There’s little barrier between a singer-songwriter and their audience, it seems. Sure, you may hear a guitar for musical impact or rather ambiguous lyrics for depth, but the appeal of an artist going it damn near alone is just how intimate your connection can be to their music. For intuitive folk musician Diane Cluck, that level of intimacy is inherent to her message.
Cluck approaches the medium with a storyteller’s eye and an earnestness that tinges her vibrato-laden vocals with a dizzying level of emotion. It’s to the point where fans describe her shows as almost a religious experience, a compliment Cluck takes very seriously, moving her performances from emotionally active to interactive.
“I’m starting to incorporate group singing into my shows because I want for others to experience, on a somatic level, how powerfully connected we are. Tone and melody are outside the realm of regulated information so there’s a lot we can freely explore and discover there,” Cluck tells the Appeal. “In the studio I try to remain open, curious, and forgiving, to create a version of a song that represents it well enough. It’s not much different from performing live.”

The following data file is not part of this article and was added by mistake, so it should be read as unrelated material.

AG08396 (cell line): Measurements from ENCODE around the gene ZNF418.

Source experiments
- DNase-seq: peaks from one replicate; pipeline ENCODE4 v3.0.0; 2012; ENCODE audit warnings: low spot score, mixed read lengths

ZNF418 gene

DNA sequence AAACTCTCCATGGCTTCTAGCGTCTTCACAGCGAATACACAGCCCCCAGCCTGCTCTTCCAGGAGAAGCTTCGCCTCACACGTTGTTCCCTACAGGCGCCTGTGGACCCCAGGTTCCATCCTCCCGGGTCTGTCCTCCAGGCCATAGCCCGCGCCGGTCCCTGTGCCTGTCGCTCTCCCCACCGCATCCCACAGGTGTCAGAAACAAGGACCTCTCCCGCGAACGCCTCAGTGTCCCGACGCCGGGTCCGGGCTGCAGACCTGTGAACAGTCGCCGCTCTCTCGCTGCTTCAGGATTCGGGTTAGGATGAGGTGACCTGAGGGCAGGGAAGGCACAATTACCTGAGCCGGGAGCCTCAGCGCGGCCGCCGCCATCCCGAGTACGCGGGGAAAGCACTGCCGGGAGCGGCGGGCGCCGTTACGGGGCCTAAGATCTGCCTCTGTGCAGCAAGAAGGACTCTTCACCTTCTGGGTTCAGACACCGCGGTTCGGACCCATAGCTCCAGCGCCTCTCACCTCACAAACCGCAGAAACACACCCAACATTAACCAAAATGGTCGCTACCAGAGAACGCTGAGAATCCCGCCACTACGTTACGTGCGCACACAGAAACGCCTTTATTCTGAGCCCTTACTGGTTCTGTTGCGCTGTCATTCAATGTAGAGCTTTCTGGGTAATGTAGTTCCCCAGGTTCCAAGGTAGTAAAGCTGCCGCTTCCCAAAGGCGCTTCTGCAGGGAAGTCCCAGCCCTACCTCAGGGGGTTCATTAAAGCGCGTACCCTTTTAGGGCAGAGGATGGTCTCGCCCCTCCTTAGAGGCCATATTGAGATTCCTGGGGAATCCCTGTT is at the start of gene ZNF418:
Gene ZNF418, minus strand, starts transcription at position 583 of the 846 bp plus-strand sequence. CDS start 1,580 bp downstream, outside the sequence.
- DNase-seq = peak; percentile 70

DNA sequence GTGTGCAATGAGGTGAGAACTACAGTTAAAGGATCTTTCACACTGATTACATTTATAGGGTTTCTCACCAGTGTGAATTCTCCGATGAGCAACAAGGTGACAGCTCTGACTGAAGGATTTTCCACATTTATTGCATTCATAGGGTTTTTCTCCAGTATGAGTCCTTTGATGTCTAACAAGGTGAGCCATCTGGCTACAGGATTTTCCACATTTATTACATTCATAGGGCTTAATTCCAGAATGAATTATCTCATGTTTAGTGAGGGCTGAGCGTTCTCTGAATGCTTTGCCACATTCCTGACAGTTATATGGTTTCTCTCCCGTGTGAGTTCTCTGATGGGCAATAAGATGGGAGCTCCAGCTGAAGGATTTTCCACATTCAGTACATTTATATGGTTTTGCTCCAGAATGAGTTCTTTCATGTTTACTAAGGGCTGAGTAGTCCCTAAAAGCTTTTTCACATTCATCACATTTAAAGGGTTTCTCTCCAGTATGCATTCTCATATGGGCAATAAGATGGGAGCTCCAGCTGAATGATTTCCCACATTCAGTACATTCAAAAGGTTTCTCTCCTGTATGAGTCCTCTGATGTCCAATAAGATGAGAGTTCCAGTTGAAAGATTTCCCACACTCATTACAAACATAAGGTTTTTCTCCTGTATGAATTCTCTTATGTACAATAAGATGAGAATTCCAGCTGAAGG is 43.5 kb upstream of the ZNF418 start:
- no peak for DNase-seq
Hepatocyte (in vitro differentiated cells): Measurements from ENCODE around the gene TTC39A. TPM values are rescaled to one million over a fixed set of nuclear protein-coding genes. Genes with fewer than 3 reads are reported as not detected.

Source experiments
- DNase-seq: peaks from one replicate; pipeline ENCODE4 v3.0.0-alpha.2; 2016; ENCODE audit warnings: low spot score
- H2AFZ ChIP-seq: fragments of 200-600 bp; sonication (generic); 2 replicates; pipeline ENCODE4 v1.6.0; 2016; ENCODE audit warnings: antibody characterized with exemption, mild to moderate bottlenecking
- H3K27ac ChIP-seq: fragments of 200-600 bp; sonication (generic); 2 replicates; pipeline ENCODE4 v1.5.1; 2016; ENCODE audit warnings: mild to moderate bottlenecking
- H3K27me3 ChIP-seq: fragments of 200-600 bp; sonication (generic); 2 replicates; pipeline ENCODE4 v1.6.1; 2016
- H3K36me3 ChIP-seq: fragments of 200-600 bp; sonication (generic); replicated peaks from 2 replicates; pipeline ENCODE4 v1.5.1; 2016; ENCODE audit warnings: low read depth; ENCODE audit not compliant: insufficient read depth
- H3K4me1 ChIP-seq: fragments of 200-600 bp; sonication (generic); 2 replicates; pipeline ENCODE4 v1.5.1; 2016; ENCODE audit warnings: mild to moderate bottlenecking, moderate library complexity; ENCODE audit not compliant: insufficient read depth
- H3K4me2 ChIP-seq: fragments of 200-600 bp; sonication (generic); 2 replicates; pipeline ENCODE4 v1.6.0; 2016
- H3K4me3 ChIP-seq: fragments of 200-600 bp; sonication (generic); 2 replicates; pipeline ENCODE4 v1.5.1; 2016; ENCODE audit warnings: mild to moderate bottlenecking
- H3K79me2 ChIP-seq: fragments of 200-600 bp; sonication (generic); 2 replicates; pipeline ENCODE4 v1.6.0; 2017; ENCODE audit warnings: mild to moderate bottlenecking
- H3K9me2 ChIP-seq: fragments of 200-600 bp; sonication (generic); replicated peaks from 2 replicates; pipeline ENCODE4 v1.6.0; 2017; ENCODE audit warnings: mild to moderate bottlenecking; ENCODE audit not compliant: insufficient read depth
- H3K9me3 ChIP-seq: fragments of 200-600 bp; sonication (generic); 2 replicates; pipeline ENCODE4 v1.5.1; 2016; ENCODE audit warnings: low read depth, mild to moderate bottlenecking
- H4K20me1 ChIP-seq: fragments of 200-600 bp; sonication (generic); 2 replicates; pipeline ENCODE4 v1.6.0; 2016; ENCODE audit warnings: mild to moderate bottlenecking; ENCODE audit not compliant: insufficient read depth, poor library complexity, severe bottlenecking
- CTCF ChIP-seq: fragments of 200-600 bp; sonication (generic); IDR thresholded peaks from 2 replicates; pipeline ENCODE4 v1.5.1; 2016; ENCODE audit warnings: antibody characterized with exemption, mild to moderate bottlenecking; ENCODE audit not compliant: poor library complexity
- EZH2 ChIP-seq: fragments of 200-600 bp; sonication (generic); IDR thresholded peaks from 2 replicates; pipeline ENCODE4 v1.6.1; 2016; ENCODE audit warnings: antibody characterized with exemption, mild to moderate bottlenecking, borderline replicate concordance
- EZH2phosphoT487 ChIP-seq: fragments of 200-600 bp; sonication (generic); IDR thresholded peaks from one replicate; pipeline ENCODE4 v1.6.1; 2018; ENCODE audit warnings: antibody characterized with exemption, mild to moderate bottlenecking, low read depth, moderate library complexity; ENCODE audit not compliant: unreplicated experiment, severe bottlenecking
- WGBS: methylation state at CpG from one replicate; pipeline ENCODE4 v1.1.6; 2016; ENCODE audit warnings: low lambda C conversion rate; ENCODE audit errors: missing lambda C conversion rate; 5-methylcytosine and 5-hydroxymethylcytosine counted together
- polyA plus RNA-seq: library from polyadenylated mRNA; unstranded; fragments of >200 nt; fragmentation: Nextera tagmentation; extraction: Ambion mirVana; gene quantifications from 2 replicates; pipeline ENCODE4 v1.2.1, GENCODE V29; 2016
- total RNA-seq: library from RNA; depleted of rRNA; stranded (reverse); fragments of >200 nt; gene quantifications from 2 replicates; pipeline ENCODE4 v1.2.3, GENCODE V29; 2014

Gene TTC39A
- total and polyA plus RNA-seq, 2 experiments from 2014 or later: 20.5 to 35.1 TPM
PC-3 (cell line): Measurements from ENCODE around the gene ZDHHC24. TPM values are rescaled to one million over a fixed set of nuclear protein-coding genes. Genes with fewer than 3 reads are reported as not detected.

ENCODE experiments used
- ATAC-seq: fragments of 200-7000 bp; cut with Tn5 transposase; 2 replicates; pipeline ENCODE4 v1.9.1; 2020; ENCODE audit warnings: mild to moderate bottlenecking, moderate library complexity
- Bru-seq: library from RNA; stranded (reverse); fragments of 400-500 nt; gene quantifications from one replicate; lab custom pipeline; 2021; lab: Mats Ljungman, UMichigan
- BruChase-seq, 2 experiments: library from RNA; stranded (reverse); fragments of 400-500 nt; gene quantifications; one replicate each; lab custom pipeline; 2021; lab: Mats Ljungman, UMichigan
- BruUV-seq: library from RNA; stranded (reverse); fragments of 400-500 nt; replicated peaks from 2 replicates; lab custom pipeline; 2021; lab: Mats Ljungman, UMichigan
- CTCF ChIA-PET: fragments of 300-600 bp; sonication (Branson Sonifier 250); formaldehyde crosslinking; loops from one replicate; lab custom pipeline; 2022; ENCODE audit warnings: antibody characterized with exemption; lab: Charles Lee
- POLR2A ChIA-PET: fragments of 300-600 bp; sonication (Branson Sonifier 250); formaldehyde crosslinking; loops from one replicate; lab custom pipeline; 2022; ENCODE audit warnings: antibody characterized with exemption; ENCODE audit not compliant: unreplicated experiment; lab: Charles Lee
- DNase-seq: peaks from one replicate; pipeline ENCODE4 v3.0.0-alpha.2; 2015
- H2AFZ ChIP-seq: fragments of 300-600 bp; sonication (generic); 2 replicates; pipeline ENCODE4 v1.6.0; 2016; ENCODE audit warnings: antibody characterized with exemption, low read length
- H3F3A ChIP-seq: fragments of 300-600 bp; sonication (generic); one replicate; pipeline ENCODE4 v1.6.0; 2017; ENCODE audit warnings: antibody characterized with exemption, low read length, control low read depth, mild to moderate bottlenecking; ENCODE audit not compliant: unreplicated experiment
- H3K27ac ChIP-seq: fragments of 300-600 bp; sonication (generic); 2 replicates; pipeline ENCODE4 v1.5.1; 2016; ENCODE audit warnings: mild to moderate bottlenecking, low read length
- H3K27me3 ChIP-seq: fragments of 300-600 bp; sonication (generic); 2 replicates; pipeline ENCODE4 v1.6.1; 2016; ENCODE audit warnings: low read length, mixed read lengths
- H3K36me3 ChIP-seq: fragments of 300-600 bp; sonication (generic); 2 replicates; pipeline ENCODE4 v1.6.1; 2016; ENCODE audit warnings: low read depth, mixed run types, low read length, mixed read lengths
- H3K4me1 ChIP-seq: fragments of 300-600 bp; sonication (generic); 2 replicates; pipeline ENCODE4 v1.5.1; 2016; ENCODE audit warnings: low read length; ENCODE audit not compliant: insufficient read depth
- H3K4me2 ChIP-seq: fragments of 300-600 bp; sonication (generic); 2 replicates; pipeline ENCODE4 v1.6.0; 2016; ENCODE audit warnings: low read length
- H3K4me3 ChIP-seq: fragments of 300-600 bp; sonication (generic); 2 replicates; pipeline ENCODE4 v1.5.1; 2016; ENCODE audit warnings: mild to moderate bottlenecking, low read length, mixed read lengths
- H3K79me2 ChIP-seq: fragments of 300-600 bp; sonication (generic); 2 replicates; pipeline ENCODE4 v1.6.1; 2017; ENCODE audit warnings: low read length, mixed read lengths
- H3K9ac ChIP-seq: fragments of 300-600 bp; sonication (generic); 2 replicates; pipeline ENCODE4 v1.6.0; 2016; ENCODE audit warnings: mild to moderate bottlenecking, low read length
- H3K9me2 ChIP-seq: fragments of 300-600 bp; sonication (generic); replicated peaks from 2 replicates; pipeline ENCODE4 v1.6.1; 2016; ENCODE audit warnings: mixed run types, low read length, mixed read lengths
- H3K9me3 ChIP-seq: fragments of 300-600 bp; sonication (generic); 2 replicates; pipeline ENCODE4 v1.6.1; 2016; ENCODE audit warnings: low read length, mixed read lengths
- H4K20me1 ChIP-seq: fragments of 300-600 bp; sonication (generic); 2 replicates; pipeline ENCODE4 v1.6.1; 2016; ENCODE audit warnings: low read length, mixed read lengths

When it comes to studio work, the forthcoming Boneset is Cluck’s first proper release. The album has marked a series of firsts for Cluck, who directed her first music video for the song “Sara.” First single “Why Feel Alone” starts off surprisingly casual, almost conversational. Jangles of guitar and a grab bag of percussion embellish what needs little to propel itself: Cluck’s vibrant vocals.
On the way she approaches songs like “Why Feel Alone,” Cluck sees them as neither conversation nor journal entry but something far deeper. “Perhaps more of a potential catalyst,” she says, “relating information I feel inspired to share with others. I often write in story-teller mode, trying to extend bridges between my personal experience and what might be more universal.”
Cluck will be returning to SF after almost two years away tonight, where she’ll be playing the Chapel. Much like the way she straddles the personal and universal, her last shows in the city were spent playing a larger show and a rather unique house show “hosted by a fellow as a gift for his girlfriend.”
“I played in their living room for them and a few friends and talked about what I do,” Cluck explains. “It felt like teaching a liberal arts college course, which I haven’t actually done. Enjoyed.”
Catch Diane Cluck tonight at the Chapel. Purchase tickets here.